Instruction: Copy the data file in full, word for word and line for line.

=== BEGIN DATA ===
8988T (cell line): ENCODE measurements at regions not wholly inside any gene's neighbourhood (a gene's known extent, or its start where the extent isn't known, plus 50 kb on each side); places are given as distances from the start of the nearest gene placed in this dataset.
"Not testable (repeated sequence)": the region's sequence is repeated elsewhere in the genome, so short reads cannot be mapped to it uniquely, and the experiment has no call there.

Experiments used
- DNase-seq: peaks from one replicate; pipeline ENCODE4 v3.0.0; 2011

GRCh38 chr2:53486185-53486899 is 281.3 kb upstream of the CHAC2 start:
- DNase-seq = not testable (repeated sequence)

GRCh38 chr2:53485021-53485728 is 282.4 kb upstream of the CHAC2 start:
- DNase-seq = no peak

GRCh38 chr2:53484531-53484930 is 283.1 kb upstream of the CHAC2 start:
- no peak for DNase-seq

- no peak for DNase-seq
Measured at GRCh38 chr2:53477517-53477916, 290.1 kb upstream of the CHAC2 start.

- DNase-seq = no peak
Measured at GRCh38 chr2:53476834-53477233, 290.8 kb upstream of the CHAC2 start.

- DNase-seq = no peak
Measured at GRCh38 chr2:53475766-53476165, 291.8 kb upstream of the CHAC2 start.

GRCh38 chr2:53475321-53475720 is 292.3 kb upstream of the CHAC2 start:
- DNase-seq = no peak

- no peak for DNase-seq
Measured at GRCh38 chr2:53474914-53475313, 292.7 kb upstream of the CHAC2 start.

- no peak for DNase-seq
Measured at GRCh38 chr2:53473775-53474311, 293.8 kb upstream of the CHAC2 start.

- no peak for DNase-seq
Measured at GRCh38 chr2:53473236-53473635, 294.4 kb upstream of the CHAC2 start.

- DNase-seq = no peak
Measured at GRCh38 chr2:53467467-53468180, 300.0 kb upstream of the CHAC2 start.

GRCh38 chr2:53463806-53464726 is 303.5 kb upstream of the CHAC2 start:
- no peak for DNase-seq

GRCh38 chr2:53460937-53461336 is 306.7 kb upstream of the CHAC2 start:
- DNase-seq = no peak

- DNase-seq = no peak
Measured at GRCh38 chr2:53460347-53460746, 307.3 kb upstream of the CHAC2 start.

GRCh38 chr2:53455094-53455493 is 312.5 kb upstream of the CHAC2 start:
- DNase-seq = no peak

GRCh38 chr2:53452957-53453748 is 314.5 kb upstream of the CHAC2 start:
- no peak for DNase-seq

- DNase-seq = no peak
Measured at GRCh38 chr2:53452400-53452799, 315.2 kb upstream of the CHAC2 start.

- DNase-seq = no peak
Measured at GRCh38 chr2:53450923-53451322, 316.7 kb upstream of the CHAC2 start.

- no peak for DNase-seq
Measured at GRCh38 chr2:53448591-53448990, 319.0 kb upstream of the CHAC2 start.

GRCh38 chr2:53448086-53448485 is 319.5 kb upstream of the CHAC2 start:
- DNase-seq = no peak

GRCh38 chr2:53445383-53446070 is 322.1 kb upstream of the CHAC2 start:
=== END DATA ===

8988T (cell line): ENCODE measurements at regions not wholly inside any gene's neighbourhood (a gene's known extent, or its start where the extent isn't known, plus 50 kb on each side); places are given as distances from the start of the nearest gene placed in this dataset.
"Not testable (repeated sequence)": the region's sequence is repeated elsewhere in the genome, so short reads cannot be mapped to it uniquely, and the experiment has no call there.

Experiments used
- DNase-seq: peaks from one replicate; pipeline ENCODE4 v3.0.0; 2011

GRCh38 chr2:53486185-53486899 is 281.3 kb upstream of the CHAC2 start:
- DNase-seq = not testable (repeated sequence)

GRCh38 chr2:53485021-53485728 is 282.4 kb upstream of the CHAC2 start:
- DNase-seq = no peak

GRCh38 chr2:53484531-53484930 is 283.1 kb upstream of the CHAC2 start:
- no peak for DNase-seq

- no peak for DNase-seq
Measured at GRCh38 chr2:53477517-53477916, 290.1 kb upstream of the CHAC2 start.

- DNase-seq = no peak
Measured at GRCh38 chr2:53476834-53477233, 290.8 kb upstream of the CHAC2 start.

- DNase-seq = no peak
Measured at GRCh38 chr2:53475766-53476165, 291.8 kb upstream of the CHAC2 start.

GRCh38 chr2:53475321-53475720 is 292.3 kb upstream of the CHAC2 start:
- DNase-seq = no peak

- no peak for DNase-seq
Measured at GRCh38 chr2:53474914-53475313, 292.7 kb upstream of the CHAC2 start.

- no peak for DNase-seq
Measured at GRCh38 chr2:53473775-53474311, 293.8 kb upstream of the CHAC2 start.

- no peak for DNase-seq
Measured at GRCh38 chr2:53473236-53473635, 294.4 kb upstream of the CHAC2 start.

- DNase-seq = no peak
Measured at GRCh38 chr2:53467467-53468180, 300.0 kb upstream of the CHAC2 start.

GRCh38 chr2:53463806-53464726 is 303.5 kb upstream of the CHAC2 start:
- no peak for DNase-seq

GRCh38 chr2:53460937-53461336 is 306.7 kb upstream of the CHAC2 start:
- DNase-seq = no peak

- DNase-seq = no peak
Measured at GRCh38 chr2:53460347-53460746, 307.3 kb upstream of the CHAC2 start.

GRCh38 chr2:53455094-53455493 is 312.5 kb upstream of the CHAC2 start:
- DNase-seq = no peak

GRCh38 chr2:53452957-53453748 is 314.5 kb upstream of the CHAC2 start:
- no peak for DNase-seq

- DNase-seq = no peak
Measured at GRCh38 chr2:53452400-53452799, 315.2 kb upstream of the CHAC2 start.

- DNase-seq = no peak
Measured at GRCh38 chr2:53450923-53451322, 316.7 kb upstream of the CHAC2 start.

- no peak for DNase-seq
Measured at GRCh38 chr2:53448591-53448990, 319.0 kb upstream of the CHAC2 start.

GRCh38 chr2:53448086-53448485 is 319.5 kb upstream of the CHAC2 start:
- DNase-seq = no peak

GRCh38 chr2:53445383-53446070 is 322.1 kb upstream of the CHAC2 start: